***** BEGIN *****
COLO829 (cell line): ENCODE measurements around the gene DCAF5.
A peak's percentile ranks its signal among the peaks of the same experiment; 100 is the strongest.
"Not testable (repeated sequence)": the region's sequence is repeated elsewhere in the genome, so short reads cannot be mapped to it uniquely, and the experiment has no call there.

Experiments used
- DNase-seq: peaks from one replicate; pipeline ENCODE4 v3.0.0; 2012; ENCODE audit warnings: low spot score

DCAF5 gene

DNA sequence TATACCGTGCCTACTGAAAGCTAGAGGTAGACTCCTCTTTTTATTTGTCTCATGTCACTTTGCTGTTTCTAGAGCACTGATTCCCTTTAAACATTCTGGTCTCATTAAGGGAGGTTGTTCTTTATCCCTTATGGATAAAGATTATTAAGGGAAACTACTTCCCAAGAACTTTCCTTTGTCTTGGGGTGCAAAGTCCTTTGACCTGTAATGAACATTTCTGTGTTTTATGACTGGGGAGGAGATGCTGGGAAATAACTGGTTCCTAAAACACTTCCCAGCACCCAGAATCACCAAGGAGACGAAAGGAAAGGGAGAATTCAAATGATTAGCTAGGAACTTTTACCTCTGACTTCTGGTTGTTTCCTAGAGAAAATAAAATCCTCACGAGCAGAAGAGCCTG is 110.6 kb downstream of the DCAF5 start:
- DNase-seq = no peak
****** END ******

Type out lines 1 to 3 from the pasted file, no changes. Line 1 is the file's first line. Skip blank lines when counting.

COLO829 (cell line): ENCODE measurements around the gene DCAF5.
A peak's percentile ranks its signal among the peaks of the same experiment; 100 is the strongest.
"Not testable (repeated sequence)": the region's sequence is repeated elsewhere in the genome, so short reads cannot be mapped to it uniquely, and the experiment has no call there.